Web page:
Request for multiple statutory damages award denied

United States of America
In Tu v TAD System Technology Inc (Case 1:2008cv03822, September 9 2009), the US District Court for the Eastern District of New York has held that a plaintiff is not entitled to multiple statutory damages awards for violations of the Copyright Act, the Digital Millennium Copyright Act (DMCA) and the Lanham Act
Plaintiffs Harry Tu and Aldelo Systems Inc filed a complaint against defendants TAD System Technology and Andy Wong alleging that the latter produced an unauthorized derivative work of the plaintiffs’ software program. The plaintiffs claimed that the defendants sold and distributed the pirated software by sending emails to Aldelo’s authorized distributors and by advertising on various internet blogs. According to the complaint, these activities constituted copyright infringement and counterfeiting, and violated the DMCA.
The defendants failed to answer the complaint and the court entered a default judgment. Subsequently, the plaintiffs moved for awards of statutory damages. They specifically asked for damages for violations of each claim - copyright, DMCA and trademark. In total, the plaintiffs requested $6,152,500 - namely:

  • $150,000 under the Copyright Act for wilful infringement;
  • $2,500 under the DMCA; and
  • $6 million under the Lanham Act for counterfeiting.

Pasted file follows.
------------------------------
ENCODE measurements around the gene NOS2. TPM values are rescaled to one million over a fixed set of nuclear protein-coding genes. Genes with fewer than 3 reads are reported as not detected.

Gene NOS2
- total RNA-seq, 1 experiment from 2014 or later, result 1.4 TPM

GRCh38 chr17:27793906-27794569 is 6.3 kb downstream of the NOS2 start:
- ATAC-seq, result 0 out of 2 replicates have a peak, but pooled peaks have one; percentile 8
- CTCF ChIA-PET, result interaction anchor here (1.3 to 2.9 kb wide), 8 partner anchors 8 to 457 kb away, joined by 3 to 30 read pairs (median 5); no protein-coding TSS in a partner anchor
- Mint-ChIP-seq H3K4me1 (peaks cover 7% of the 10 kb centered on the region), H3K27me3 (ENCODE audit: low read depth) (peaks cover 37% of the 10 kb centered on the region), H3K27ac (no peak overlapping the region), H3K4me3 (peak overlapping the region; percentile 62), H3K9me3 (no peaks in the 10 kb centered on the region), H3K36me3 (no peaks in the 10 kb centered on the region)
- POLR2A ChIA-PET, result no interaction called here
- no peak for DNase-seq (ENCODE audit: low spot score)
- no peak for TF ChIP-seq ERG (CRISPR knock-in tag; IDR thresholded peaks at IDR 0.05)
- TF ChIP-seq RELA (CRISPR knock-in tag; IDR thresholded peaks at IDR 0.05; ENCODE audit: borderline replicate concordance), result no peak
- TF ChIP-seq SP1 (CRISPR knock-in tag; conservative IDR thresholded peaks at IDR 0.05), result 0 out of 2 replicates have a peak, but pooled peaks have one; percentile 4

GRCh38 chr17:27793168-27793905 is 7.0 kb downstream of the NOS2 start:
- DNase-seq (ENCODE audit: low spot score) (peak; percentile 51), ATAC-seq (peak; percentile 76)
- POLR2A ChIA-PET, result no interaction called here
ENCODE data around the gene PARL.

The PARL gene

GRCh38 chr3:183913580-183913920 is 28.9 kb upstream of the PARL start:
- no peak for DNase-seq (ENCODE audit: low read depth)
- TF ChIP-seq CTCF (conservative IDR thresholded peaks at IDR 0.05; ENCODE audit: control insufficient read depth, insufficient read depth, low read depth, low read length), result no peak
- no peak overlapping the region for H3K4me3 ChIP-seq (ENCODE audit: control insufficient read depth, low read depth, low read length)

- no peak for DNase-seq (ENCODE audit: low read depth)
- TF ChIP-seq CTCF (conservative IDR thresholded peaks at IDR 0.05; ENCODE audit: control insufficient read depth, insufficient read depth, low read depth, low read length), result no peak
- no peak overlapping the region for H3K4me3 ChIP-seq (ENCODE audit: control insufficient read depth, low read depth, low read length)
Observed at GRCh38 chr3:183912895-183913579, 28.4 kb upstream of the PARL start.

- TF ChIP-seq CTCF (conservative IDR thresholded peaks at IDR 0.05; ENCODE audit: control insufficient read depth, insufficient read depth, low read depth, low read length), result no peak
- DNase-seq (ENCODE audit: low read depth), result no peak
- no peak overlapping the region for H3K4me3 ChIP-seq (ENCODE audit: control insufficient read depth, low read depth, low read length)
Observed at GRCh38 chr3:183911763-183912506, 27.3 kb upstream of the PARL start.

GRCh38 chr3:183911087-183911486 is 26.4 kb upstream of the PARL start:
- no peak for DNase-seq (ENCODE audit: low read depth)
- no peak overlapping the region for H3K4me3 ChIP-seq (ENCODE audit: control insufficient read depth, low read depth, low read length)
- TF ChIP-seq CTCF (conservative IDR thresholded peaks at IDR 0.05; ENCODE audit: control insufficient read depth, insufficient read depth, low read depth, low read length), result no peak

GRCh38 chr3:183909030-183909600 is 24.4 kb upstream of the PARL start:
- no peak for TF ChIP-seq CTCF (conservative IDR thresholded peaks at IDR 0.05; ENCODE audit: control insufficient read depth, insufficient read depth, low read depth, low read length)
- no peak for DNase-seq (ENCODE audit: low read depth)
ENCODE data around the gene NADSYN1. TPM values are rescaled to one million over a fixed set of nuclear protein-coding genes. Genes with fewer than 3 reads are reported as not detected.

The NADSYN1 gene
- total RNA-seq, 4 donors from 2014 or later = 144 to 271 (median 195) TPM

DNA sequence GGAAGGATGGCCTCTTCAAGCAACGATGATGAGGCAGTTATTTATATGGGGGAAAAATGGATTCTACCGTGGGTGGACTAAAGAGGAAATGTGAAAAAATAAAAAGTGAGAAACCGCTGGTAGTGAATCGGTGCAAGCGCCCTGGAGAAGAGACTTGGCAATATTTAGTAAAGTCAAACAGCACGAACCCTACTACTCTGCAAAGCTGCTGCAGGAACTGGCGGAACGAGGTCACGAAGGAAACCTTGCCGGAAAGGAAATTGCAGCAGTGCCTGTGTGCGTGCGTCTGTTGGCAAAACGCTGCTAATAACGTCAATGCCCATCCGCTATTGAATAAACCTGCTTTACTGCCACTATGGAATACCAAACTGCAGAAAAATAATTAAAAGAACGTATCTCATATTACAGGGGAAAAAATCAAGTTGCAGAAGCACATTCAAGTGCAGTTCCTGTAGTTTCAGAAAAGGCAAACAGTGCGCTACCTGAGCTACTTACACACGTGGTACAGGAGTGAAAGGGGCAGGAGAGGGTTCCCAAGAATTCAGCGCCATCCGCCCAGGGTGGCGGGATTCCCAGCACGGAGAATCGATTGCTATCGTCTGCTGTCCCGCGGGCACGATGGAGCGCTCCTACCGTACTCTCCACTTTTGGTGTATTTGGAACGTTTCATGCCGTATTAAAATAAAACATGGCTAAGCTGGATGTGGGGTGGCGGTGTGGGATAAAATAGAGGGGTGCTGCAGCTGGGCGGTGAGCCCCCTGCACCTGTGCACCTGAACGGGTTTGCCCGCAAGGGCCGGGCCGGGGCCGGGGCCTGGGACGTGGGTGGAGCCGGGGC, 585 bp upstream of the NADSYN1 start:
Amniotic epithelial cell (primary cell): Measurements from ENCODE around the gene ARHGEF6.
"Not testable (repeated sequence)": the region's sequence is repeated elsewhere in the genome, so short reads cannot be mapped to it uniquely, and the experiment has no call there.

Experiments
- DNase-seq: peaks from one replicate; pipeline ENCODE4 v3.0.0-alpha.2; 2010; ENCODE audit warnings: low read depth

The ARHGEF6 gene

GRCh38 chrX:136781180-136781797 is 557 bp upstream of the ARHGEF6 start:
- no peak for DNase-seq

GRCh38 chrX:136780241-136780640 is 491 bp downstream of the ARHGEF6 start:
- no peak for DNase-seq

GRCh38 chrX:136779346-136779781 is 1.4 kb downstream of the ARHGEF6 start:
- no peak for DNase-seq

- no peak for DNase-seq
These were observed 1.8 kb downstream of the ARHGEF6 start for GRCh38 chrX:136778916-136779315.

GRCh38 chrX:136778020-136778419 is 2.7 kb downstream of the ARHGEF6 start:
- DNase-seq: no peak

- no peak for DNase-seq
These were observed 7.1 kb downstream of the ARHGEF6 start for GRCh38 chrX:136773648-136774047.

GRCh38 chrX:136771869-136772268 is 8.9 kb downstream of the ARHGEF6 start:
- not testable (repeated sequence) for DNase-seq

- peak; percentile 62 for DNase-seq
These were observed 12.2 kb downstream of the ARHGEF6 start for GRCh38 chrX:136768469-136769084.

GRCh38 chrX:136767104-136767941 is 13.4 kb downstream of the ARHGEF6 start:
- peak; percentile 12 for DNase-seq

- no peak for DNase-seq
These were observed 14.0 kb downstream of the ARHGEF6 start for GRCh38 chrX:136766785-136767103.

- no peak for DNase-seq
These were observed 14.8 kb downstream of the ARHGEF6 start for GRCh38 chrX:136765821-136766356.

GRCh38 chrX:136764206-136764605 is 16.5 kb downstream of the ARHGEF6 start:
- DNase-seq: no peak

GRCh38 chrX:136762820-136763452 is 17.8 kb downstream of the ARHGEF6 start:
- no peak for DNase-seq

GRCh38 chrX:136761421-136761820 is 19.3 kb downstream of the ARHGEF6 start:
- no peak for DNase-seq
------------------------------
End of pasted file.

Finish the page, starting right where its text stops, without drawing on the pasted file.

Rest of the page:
According to the court, statutory damages serve a dual purpose: “to compensate the copyright owner and to deter potential infringers”. The court declined to award duplicate statutory damage awards in this case for two reasons:
  • Awarding damages under different legal theories “fails to serve the first aim, as compensation for the same injury could be and should be accomplished under a single grant of statutory damages”; and
  • “[T]he broad range of statutory damages available under either the Copyright Act or the Lanham Act is sufficient to put potential infringers on notice that it costs less to obey intellectual property laws than to violate them.”
The court then found that the essential element of the case was the defendants’ violation of the Copyright Act. Thus, the damage award was to be determined under the copyright laws.
The court awarded the maximum statutory damages under the Copyright Act - $150,000 - because the defendants had acted wilfully. The court stated that the defendants had “sneered in the face of the plaintiffs’ copyright and intellectual property”. The court also entered a permanent injunction and awarded $24,279.31 in attorneys' fees. It declined to order the destruction and impoundment of the defendants’ equipment related to the reproduction of the software, since the permanent injunction prohibited the defendants from selling the pirated program.
In declining to issue multiple statutory damage awards, the Eastern District of New York has taken a position opposite of that taken by the Ninth Circuit, which has awarded duplicative statutory damages under the Copyright Act and the Lanham Act (see Nintendo of America Inc v Dragon Pacific International).

Leigh Ann Lindquist, Sughrue Mion PLLC, Washington DC     

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